- Associated Press - Wednesday, May 21, 2014

HARTFORD, Conn. (AP) - The state has received more than $12 million to settle a lawsuit over the construction of the University of Connecticut School of Law library in Hartford, the university announced Wednesday.

The state received the check Tuesday as part of a mediated settlement with all the defendants, each of whom contributed varying amounts, the school said.

The case had been scheduled to go to trial next year, but the state withdrew its lawsuit Wednesday in Waterbury Superior Court.

Twenty-eight construction firms, architects, designers, inspectors and others were sued by the state in 2008 after water leaks, mold and major construction flaws were found in the $24 million Thomas J. Meskill Library building on the school’s Hartford campus.

An independent architectural firm discovered shoddy workmanship that left the building’s signature granite facade so vulnerable it could blow off in a heavy windstorm. The facade eventually had to be removed and reattached after its anchors began to loosen.

Raymond Garcia, a New Haven lawyer who represented Hartford-based Lombardo Mason Contractors, one of the contractors on the project, said the settlement forbids him from commenting. He had argued that work on the building had been approved each day by the architect, construction manager and representatives of both the university and the state Department of Public Works.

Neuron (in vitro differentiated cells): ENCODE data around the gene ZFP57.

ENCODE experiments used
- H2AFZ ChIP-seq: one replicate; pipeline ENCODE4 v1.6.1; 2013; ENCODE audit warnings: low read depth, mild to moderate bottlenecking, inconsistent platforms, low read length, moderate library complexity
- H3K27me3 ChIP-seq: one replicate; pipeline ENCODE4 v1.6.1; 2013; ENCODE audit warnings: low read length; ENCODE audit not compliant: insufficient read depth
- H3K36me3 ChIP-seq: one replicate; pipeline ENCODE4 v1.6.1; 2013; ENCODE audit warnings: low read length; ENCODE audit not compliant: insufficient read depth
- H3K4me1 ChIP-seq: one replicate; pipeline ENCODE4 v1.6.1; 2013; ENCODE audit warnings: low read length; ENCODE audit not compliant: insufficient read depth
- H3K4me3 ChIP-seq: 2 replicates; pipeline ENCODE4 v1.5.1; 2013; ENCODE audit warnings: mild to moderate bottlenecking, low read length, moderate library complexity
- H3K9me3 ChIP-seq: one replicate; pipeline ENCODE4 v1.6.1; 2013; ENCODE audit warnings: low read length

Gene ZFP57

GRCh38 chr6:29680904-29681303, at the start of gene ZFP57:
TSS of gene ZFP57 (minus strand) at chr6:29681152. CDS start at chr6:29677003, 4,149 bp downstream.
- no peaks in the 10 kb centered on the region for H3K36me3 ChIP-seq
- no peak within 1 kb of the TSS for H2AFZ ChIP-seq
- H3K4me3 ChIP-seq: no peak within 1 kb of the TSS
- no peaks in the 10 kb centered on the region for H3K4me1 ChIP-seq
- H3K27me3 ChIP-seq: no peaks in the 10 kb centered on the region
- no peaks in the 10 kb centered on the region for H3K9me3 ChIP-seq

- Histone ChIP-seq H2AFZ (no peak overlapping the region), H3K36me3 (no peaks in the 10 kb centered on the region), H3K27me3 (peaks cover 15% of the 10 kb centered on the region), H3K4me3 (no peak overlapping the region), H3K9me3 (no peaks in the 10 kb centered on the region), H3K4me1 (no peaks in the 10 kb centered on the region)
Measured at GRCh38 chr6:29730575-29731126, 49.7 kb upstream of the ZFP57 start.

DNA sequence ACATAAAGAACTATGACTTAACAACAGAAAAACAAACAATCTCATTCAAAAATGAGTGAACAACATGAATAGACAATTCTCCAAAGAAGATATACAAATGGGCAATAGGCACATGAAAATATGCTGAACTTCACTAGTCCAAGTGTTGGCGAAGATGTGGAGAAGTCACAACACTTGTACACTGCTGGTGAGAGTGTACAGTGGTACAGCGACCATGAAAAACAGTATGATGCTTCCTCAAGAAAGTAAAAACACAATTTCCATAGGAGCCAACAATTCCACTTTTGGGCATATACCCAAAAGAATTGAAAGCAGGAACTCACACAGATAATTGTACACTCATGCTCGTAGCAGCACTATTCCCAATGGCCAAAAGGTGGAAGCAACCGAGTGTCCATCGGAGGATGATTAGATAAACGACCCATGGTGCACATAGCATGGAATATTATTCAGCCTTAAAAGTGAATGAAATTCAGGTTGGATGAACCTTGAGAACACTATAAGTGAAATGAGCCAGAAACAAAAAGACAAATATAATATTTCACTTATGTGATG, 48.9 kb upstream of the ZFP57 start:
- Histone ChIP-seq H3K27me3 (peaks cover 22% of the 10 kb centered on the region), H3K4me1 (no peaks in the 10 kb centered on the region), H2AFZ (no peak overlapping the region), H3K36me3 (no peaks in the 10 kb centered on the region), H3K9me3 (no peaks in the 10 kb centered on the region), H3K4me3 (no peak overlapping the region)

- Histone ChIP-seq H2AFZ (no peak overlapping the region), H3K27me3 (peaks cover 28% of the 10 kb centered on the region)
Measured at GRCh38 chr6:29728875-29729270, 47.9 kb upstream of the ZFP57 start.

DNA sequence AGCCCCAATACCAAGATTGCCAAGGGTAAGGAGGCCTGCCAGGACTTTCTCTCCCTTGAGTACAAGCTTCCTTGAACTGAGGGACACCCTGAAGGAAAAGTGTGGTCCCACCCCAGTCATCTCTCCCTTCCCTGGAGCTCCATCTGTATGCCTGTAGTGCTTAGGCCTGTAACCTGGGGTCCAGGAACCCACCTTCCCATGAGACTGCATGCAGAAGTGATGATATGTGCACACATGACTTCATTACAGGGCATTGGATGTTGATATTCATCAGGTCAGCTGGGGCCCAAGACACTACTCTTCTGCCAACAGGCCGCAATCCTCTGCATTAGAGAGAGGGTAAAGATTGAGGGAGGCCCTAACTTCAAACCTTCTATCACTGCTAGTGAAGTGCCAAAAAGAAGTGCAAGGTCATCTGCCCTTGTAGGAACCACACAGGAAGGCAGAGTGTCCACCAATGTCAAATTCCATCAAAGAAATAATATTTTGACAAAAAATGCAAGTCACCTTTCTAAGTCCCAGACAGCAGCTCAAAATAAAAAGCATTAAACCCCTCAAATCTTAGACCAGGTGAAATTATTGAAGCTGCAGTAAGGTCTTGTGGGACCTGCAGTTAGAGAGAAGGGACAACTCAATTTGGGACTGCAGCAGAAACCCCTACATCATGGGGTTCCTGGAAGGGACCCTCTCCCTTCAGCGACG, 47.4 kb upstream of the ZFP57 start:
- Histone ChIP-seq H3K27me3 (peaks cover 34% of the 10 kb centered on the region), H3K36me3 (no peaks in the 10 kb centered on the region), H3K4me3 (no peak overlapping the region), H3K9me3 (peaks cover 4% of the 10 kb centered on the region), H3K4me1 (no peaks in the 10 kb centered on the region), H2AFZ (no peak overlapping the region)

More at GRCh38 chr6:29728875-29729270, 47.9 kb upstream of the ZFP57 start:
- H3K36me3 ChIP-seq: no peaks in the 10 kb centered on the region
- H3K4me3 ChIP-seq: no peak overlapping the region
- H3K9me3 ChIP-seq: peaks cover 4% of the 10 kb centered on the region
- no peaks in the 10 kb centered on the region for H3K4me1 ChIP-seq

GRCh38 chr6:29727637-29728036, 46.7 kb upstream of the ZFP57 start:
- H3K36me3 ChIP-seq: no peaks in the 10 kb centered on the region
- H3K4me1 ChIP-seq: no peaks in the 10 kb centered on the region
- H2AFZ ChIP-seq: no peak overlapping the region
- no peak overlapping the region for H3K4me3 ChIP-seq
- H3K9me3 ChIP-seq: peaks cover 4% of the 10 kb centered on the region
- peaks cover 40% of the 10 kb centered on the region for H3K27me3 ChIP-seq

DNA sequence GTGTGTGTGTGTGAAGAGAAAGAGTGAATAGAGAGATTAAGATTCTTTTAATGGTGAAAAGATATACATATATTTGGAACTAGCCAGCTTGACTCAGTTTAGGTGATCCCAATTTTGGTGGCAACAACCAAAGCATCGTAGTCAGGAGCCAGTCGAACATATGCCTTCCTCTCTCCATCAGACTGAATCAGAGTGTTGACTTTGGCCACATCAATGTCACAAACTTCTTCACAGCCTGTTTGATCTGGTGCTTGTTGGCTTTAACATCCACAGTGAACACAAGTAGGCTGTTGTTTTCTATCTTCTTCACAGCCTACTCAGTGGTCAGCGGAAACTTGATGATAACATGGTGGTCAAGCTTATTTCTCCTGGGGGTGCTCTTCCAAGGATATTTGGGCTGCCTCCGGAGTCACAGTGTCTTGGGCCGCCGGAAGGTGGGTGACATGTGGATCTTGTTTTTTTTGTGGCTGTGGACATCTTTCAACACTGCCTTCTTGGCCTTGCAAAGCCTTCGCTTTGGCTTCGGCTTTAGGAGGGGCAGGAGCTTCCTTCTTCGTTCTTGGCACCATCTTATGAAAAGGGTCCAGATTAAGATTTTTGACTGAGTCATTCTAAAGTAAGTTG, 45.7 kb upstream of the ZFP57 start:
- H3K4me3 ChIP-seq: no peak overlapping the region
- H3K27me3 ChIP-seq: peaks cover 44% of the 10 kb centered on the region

“At its dedication in 1996, my predecessor Dean Hugh Macgill described our law library as ‘a building that only a tyrant need fear,’” Timothy Fisher, the law school dean, said in a statement. “How ironic, however, that hidden defects actually rendered the building unsafe to its very users.”

While in private practice, Fisher was hired as the primary attorney representing the state in the litigation. He joined UConn last year as its dean.

The settlement ends litigation that also included a precedent-setting 2012 state Supreme Court ruling that found the normal statute of limitations did not apply in the case because the state was suing to recoup on behalf of its taxpayers.

Copyright © 2016 The Washington Times, LLC.

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